Tavares said there were ”many mixed emotions” because Babcock was so dedicated and committed to the team. He said the team feels a burden because it hasn’t played up to expectations but is ”turning the page” and moving forward.

”Sheldon’s got a great mind for the game,” Tavares said. ”We’re excited about the energy and the things he’s bringing and trying to improve from where we’re at.”

Keefe will make his coaching debut during Toronto’s game against the Arizona Coyotes on Thursday night.

Dubas said the franchise must show patience as Keefe, a first-time NHL coach, embarks on the difficult task of taking over a team midseason and trying to quickly turn things around.

He’s confident the players understand there will be ups and down.

He’s also aware that outside perception might be a little less forgiving.

”It’s all part of what makes working and playing in Toronto great,” Dubas said. ”You can’t go anywhere in Toronto without people caring deeply about the team. I read the greatest quote this morning on the way here: ‘You can look at it as a burden or look at it as a trampoline.”’

Toronto is a team that needs quite a bounce.

The 56-year-old Babcock went 173-133-45 in his four-plus seasons with Toronto and made the playoffs the past three years, though the Maple Leafs lost in the first round each time. When the team started slowly this season, Dubas and team President Brendan Shanahan knew it was time for a change.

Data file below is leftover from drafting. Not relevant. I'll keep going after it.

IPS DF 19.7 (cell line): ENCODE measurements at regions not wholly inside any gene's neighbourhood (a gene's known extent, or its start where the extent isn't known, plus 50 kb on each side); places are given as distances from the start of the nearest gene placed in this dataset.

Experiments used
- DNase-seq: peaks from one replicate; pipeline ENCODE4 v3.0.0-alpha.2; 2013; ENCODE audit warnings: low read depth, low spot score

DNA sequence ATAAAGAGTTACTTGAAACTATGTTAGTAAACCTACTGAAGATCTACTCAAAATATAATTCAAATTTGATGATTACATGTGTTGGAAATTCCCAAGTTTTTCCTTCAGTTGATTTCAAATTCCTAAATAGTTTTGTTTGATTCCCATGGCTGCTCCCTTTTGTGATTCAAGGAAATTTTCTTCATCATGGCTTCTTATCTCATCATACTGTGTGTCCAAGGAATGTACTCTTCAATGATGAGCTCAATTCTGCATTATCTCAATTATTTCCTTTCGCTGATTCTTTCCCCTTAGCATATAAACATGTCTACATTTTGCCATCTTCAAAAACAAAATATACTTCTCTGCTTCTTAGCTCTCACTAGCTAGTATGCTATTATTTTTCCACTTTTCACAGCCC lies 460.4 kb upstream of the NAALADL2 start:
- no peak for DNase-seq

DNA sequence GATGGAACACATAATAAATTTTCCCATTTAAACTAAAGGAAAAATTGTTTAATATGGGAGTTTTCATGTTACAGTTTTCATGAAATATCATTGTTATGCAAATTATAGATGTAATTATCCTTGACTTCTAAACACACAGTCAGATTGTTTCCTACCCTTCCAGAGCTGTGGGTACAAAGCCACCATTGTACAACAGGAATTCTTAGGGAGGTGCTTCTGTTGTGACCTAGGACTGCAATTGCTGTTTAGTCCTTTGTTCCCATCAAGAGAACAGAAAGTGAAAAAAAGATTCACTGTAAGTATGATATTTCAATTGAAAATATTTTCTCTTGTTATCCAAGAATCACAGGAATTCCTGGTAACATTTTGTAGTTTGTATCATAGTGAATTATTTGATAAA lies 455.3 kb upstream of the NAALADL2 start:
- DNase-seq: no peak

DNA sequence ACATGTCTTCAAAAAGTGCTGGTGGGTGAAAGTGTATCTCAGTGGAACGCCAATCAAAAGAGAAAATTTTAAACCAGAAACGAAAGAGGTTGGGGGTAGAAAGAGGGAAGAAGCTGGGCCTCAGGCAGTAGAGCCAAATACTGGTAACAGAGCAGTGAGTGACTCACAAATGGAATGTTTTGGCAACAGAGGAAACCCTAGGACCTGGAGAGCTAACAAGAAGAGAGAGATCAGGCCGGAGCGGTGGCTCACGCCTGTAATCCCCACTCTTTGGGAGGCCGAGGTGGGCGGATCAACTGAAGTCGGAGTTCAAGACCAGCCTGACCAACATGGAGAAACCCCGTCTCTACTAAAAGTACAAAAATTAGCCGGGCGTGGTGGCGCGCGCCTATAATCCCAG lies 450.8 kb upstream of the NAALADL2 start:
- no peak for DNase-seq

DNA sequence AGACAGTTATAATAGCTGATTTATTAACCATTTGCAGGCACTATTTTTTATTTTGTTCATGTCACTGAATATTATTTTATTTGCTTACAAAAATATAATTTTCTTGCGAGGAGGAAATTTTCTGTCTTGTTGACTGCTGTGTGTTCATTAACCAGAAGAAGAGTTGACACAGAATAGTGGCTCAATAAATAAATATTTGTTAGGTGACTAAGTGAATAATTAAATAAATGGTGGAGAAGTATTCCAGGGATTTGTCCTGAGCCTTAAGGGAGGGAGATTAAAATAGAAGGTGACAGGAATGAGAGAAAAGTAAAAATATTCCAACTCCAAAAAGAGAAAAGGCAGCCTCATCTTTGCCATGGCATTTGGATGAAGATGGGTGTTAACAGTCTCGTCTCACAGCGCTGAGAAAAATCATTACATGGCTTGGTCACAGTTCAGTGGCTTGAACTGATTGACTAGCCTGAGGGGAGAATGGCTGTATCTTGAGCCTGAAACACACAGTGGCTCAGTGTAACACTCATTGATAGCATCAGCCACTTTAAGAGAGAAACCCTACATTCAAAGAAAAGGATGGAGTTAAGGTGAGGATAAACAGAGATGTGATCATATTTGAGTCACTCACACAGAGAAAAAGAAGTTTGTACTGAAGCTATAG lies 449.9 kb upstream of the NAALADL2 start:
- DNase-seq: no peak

Shanahan flew to Arizona on Wednesday to break the news to Babcock, whom he hired in 2015.

He acknowledged it was a hard day. Some more hard days may follow as Keefe tries to quickly implement his system, though the franchise is confident it’s headed in the right direction.

Keefe was in his fifth season as head coach of the American Hockey League’s Toronto Marlies. He was 199-89-31 with the Marlies and helped the franchise win its first Calder Cup championship in 2018.

Several of the Leafs’ current players were coached by Keefe when he was with the Marlies, which is the franchise’s top minor-league affiliate.

PHT Morning Skate: Challenging Byfuglien’s suspension; Where is Sharks’ offense?

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Welcome to the PHT Morning Skate, a collection of links from around the hockey world. Have a link you want to submit? Email us at phtblog@nbcsports.com.

• Should the Montreal Canadiens hire Mike Babcock? (Montreal Gazette)

• The Devils have been struggling badly on special teams. (All About the Jersey)